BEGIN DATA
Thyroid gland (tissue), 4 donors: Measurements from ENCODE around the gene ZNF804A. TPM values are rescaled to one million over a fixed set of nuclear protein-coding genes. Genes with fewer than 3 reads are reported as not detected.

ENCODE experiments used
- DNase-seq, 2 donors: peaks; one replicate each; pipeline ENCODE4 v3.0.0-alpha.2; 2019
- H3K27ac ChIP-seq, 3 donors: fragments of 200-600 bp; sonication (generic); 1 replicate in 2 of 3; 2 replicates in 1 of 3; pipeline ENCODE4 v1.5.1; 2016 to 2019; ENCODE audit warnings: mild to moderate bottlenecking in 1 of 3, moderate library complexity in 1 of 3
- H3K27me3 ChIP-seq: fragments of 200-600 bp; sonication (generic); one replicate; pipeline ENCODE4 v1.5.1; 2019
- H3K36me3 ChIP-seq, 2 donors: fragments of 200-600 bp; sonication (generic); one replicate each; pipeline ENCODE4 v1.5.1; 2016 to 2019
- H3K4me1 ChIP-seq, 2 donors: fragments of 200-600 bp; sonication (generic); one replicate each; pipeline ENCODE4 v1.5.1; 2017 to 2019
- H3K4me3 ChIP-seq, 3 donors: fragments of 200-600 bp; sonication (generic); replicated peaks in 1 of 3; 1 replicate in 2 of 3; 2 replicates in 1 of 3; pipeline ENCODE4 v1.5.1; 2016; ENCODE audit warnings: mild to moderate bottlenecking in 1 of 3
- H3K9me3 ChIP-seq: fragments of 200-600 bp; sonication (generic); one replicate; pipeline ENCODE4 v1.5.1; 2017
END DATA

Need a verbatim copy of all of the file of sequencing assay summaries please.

Thyroid gland (tissue), 4 donors: Measurements from ENCODE around the gene ZNF804A. TPM values are rescaled to one million over a fixed set of nuclear protein-coding genes. Genes with fewer than 3 reads are reported as not detected.

ENCODE experiments used
- DNase-seq, 2 donors: peaks; one replicate each; pipeline ENCODE4 v3.0.0-alpha.2; 2019
- H3K27ac ChIP-seq, 3 donors: fragments of 200-600 bp; sonication (generic); 1 replicate in 2 of 3; 2 replicates in 1 of 3; pipeline ENCODE4 v1.5.1; 2016 to 2019; ENCODE audit warnings: mild to moderate bottlenecking in 1 of 3, moderate library complexity in 1 of 3
- H3K27me3 ChIP-seq: fragments of 200-600 bp; sonication (generic); one replicate; pipeline ENCODE4 v1.5.1; 2019
- H3K36me3 ChIP-seq, 2 donors: fragments of 200-600 bp; sonication (generic); one replicate each; pipeline ENCODE4 v1.5.1; 2016 to 2019
- H3K4me1 ChIP-seq, 2 donors: fragments of 200-600 bp; sonication (generic); one replicate each; pipeline ENCODE4 v1.5.1; 2017 to 2019
- H3K4me3 ChIP-seq, 3 donors: fragments of 200-600 bp; sonication (generic); replicated peaks in 1 of 3; 1 replicate in 2 of 3; 2 replicates in 1 of 3; pipeline ENCODE4 v1.5.1; 2016; ENCODE audit warnings: mild to moderate bottlenecking in 1 of 3
- H3K9me3 ChIP-seq: fragments of 200-600 bp; sonication (generic); one replicate; pipeline ENCODE4 v1.5.1; 2017